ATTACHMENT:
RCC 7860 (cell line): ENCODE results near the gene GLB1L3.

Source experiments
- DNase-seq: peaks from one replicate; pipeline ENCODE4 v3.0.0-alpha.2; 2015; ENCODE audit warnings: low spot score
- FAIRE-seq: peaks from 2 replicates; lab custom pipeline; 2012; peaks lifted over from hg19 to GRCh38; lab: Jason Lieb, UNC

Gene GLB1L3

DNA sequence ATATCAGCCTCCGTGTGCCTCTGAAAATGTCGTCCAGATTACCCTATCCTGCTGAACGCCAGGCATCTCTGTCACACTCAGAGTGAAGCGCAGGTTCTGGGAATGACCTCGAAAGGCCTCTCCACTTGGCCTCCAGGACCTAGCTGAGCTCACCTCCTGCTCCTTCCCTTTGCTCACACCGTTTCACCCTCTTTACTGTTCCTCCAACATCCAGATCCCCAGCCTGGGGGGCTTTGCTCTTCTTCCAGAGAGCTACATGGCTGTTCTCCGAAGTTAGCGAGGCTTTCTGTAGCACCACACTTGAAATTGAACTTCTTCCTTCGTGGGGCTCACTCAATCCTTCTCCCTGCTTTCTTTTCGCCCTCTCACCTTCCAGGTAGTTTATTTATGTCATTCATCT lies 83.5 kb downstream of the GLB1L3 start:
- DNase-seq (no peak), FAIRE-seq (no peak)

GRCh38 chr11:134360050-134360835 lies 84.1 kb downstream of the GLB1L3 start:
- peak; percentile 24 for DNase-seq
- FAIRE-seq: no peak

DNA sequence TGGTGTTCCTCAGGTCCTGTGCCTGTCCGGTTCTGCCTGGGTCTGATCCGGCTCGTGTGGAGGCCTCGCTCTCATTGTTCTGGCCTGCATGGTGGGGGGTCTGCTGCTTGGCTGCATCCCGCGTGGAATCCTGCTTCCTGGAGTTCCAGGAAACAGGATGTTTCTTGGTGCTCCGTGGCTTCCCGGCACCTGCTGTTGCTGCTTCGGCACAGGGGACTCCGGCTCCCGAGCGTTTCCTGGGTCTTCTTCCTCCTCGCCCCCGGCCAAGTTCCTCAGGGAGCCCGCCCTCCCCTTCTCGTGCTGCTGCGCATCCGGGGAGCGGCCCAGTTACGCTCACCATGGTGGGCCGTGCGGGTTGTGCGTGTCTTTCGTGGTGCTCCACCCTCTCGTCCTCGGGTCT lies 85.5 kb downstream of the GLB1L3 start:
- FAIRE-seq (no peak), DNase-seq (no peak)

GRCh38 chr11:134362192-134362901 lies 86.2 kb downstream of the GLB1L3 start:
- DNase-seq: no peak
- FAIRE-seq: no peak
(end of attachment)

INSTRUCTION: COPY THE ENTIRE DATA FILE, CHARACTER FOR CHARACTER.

RCC 7860 (cell line): ENCODE results near the gene GLB1L3.

Source experiments
- DNase-seq: peaks from one replicate; pipeline ENCODE4 v3.0.0-alpha.2; 2015; ENCODE audit warnings: low spot score
- FAIRE-seq: peaks from 2 replicates; lab custom pipeline; 2012; peaks lifted over from hg19 to GRCh38; lab: Jason Lieb, UNC

Gene GLB1L3

DNA sequence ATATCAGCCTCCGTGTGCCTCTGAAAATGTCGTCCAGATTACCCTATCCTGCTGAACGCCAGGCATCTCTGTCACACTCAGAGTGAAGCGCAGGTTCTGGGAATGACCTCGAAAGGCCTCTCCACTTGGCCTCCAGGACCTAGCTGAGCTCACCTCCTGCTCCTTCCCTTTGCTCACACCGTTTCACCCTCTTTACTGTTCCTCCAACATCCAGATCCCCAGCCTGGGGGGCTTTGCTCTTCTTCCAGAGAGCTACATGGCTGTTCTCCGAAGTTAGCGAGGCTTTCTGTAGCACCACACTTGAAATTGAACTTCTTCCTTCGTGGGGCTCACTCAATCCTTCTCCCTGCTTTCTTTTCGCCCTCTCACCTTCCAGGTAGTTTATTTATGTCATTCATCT lies 83.5 kb downstream of the GLB1L3 start:
- DNase-seq (no peak), FAIRE-seq (no peak)

GRCh38 chr11:134360050-134360835 lies 84.1 kb downstream of the GLB1L3 start:
- peak; percentile 24 for DNase-seq
- FAIRE-seq: no peak

DNA sequence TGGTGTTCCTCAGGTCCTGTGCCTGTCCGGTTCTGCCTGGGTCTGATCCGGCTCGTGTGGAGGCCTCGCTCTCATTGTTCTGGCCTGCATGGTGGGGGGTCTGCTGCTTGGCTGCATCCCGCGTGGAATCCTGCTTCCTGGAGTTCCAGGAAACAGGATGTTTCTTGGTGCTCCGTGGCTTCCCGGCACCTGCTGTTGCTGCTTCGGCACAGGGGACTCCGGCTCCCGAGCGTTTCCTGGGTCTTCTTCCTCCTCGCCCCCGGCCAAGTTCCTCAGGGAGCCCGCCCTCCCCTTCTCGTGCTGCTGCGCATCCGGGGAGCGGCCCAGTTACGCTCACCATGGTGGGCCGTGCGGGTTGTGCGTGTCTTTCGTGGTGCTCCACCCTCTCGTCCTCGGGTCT lies 85.5 kb downstream of the GLB1L3 start:
- FAIRE-seq (no peak), DNase-seq (no peak)

GRCh38 chr11:134362192-134362901 lies 86.2 kb downstream of the GLB1L3 start:
- DNase-seq: no peak
- FAIRE-seq: no peak